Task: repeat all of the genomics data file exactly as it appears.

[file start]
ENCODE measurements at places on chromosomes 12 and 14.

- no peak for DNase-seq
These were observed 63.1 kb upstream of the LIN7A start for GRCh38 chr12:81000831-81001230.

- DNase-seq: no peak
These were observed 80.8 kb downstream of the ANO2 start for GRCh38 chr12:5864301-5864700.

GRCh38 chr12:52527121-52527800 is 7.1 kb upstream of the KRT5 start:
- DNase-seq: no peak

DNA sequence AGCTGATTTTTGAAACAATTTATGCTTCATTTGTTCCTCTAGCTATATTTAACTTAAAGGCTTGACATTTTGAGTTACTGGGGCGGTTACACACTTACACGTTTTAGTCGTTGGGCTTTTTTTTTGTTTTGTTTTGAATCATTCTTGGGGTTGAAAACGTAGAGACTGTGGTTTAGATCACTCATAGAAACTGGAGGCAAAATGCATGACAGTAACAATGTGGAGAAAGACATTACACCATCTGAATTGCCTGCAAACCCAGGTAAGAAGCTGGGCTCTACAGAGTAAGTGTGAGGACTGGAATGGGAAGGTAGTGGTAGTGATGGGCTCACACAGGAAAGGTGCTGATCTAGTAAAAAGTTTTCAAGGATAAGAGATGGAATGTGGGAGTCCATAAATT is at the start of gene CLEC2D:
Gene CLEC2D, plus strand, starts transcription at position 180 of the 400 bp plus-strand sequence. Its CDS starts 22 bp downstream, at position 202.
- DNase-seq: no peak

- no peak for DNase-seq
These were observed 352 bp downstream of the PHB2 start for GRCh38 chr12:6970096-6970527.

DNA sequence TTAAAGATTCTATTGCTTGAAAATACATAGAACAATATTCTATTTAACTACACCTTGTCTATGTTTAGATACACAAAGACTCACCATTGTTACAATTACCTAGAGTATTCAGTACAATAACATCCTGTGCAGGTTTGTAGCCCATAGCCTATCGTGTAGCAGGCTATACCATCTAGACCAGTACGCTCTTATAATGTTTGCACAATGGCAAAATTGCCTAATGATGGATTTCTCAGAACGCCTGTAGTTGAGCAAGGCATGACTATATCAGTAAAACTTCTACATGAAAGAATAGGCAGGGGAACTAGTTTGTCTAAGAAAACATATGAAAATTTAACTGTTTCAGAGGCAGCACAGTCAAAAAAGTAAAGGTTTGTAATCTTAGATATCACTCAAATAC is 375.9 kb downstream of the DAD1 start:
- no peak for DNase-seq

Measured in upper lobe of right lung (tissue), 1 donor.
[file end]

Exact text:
ENCODE measurements at places on chromosomes 12 and 14.

- no peak for DNase-seq
These were observed 63.1 kb upstream of the LIN7A start for GRCh38 chr12:81000831-81001230.

- DNase-seq: no peak
These were observed 80.8 kb downstream of the ANO2 start for GRCh38 chr12:5864301-5864700.

GRCh38 chr12:52527121-52527800 is 7.1 kb upstream of the KRT5 start:
- DNase-seq: no peak

DNA sequence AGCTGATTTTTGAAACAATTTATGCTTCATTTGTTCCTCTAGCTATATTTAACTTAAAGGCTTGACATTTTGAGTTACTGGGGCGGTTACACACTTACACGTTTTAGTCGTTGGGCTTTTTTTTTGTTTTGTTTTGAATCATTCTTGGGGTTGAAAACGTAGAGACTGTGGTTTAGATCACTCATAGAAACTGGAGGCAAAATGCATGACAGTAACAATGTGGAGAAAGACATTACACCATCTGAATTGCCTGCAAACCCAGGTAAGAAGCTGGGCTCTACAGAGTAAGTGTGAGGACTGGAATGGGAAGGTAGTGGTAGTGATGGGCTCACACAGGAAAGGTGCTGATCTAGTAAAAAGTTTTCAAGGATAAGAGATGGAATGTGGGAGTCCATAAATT is at the start of gene CLEC2D:
Gene CLEC2D, plus strand, starts transcription at position 180 of the 400 bp plus-strand sequence. Its CDS starts 22 bp downstream, at position 202.
- DNase-seq: no peak

- no peak for DNase-seq
These were observed 352 bp downstream of the PHB2 start for GRCh38 chr12:6970096-6970527.

DNA sequence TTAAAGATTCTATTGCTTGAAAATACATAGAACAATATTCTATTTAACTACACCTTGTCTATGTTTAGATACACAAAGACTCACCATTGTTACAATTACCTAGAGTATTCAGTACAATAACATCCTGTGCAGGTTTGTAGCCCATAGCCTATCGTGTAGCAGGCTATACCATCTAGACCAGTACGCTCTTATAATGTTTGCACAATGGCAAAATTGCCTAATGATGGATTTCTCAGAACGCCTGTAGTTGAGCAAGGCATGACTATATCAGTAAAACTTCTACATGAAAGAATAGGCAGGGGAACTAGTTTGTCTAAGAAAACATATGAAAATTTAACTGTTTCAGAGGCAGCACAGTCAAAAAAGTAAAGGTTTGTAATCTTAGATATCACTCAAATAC is 375.9 kb downstream of the DAD1 start:
- no peak for DNase-seq

Measured in upper lobe of right lung (tissue), 1 donor.